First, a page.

Burmese python ambassadors Cypress and Cedar join Conservancy’s Education team

Written by Conservancy Animal Care Coordinator Samantha Arner

Conservancy of Southwest Florida welcomes new Burmese python ambassadors

We are so excited to announce the newest members of our education team! They are scaly, slithery, and weigh less than a pound. They prefer to be held together, and they like to give gentle hugs with their tails. Meet Cypress and Cedar! These two peas in a pod will help our education team teach about invasive Burmese pythons in Southwest Florida.

Cypress, left, and Cedar, right, are the Conservancy’s newest Burmese python ambassadors on the Environmental Education team.

Cute, right!?! That’s part of the problem. Originally from Southeast Asia, Burmese pythons were brought to Florida starting in the 1970s through the pet trade. Adorable baby pythons, like Cypress and Cedar, were appealing to snake enthusiasts and quickly became a highly desired pet. However, due to their insatiable diet and fast growth rate, people soon realized they don’t stay little and cute for long! As snakes began to grow to large lengths of 12–14 feet and began to outgrow their accommodations, pet owners began releasing them into the wild. Their tolerance for the hot and humid climates of South Florida provided an ideal environment for these snakes to flourish.

Conservancy of Southwest Florida biologists locate a female protecting her clutch of eggs

Now with established populations, Burmese pythons are making large impacts on native mammal and bird populations in South Florida. Aside from their ravenous diets, their unique maternal behaviors aid in the survival of their young. Each spring, female pythons will stay with their eggs, guarding them until the moment they are ready to hatch. In the summer, baby pythons will emerge from their soft, leathery eggs and begin the quest for their first meal of mice, rats, and rabbits. Once they get some food in their bellies, they grow quickly. As they get larger, the potential for them to be consumed by predators is less likely. All it takes is one Cypress or Cedar to survive 2 to 5 years to reach sexual maturity and begin producing offspring of their own. According to Florida Fish and Wildlife (2021), one python may contribute to a clutch of 50 to 100 young each year.

Conservancy Educators welcome Cypress and Cedar — Burmese python ambassadors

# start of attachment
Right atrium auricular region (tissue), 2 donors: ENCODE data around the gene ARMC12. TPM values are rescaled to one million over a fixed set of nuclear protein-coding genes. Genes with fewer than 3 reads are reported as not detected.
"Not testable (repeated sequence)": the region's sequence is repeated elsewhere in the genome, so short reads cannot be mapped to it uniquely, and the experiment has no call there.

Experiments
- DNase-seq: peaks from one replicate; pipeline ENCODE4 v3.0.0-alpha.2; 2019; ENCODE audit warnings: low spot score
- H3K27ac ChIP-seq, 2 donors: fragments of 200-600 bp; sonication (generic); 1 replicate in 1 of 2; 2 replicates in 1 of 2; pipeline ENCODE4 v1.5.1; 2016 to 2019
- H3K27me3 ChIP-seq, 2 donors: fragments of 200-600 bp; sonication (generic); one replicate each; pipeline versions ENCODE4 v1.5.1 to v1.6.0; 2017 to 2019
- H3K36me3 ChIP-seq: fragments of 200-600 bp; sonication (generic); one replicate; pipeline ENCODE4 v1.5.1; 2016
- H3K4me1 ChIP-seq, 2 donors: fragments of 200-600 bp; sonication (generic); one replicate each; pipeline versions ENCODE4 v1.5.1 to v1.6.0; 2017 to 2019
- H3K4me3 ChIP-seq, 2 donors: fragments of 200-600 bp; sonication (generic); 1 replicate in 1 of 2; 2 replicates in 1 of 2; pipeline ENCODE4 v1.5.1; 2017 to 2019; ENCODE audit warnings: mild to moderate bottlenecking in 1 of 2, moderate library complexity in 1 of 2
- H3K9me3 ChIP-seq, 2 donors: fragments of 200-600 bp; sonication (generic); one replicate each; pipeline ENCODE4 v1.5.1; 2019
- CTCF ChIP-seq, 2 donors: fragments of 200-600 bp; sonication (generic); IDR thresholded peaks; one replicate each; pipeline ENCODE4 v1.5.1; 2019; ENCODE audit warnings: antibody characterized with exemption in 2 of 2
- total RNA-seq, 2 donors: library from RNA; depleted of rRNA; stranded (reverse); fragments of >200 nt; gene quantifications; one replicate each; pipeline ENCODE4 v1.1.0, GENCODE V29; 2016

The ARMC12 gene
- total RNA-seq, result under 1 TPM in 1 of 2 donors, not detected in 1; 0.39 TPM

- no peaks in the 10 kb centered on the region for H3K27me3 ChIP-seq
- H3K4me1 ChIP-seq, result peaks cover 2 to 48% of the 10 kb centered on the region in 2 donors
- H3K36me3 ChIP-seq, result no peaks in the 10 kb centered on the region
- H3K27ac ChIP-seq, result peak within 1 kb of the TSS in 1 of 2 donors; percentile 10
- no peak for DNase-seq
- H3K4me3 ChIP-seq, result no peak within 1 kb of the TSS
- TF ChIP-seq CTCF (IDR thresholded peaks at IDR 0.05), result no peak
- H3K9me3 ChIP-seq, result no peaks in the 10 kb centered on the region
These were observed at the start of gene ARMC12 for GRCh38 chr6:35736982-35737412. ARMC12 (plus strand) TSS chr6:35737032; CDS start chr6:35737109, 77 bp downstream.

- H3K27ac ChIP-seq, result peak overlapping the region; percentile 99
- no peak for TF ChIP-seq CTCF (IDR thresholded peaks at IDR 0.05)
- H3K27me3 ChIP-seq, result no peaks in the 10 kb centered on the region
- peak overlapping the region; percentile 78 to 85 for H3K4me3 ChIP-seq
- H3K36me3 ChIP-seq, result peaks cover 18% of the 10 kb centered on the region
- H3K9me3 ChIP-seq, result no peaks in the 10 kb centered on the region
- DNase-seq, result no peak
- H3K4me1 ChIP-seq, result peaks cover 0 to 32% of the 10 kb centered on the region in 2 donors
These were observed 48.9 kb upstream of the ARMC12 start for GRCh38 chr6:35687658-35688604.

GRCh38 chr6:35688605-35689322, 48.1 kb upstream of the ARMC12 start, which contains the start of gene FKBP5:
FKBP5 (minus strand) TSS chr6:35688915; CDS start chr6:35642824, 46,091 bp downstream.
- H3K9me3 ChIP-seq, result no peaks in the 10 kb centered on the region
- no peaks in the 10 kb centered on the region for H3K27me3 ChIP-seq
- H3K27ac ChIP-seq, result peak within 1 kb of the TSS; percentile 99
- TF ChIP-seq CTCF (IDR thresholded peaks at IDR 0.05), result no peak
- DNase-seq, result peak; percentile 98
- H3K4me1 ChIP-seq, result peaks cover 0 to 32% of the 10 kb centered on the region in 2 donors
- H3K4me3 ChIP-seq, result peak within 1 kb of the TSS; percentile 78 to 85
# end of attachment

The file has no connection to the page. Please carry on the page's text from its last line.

Thanks to the efforts of our Python Research Team, Cypress and Cedar are two fewer pythons contributing to the Burmese python invasion in Southwest Florida. In our care, they will be used as a teaching tool for audiences of all ages. They will teach locals about the impact these invasive species have on ecosystems right outside their backdoor. They will show guests from around the world the impacts our actions can have on the environment. And, most importantly, they will help encourage children to be advocates for conservation. With their calm demeanor and charming faces, we are extremely excited to have these new ambassador animals to share with the world!

Cypress and Cedar will help our educators to teach audiences of all learners about the presence and impact of Burmese pythons in Southwest Florida ecosystems, and what to do if you see a python in the wild

While our Nature Center is currently closed to the public, you can help support our animals by becoming a member and donating to the Conservancy. Also be sure to visit us on Facebook and Instagram for updates on wildlife hospital patients, fun animal facts, and more!

If you come across a Burmese python in the wild it is important to report your sightings. In the event you have a python in your sights, snap a picture, note your location, and call 1–888-IVE-GOT1. You can also report sightings via www.ivegot1.org or through the IveGot1 mobile application.







See what's going on with the Conservancy Environmental Education Department.

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Conservancy of SWFL

Conservancy of SWFL

Protecting Southwest Florida's unique natural environment and quality of life...now and forever.

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